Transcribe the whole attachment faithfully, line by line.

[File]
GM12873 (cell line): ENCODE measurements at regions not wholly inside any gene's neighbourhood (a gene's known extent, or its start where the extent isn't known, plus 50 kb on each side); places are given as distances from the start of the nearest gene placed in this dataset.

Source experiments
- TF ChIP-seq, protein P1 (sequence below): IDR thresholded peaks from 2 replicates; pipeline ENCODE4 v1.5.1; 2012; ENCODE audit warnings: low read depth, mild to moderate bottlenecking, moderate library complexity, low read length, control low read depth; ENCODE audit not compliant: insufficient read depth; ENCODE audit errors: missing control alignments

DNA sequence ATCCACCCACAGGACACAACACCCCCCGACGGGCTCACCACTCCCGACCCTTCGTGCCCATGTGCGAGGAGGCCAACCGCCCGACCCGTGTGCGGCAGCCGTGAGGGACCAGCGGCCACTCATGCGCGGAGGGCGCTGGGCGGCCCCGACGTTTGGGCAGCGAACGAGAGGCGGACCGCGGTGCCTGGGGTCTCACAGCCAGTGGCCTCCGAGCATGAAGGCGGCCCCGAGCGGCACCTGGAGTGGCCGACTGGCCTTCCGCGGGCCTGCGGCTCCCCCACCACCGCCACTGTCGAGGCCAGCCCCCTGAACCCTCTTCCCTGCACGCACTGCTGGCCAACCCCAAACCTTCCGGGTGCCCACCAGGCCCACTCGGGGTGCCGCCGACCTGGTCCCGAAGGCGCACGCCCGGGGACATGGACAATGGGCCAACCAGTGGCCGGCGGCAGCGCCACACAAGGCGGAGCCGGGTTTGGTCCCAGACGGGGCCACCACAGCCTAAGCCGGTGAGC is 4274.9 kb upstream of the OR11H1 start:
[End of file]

GM12873 (cell line): ENCODE measurements at regions not wholly inside any gene's neighbourhood (a gene's known extent, or its start where the extent isn't known, plus 50 kb on each side); places are given as distances from the start of the nearest gene placed in this dataset.

Source experiments
- TF ChIP-seq, protein P1 (sequence below): IDR thresholded peaks from 2 replicates; pipeline ENCODE4 v1.5.1; 2012; ENCODE audit warnings: low read depth, mild to moderate bottlenecking, moderate library complexity, low read length, control low read depth; ENCODE audit not compliant: insufficient read depth; ENCODE audit errors: missing control alignments

DNA sequence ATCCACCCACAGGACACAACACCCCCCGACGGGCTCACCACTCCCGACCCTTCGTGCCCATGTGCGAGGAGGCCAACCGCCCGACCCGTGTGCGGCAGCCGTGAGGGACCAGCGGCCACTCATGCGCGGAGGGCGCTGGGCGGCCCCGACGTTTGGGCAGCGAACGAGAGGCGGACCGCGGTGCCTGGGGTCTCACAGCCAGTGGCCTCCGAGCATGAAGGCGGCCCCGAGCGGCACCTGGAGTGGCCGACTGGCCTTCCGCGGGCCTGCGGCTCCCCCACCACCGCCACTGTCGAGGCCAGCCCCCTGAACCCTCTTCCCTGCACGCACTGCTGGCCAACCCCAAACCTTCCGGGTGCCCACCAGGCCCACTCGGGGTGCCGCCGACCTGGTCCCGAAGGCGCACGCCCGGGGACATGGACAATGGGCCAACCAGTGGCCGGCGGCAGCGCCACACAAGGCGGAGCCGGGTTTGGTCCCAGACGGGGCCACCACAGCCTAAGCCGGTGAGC is 4274.9 kb upstream of the OR11H1 start: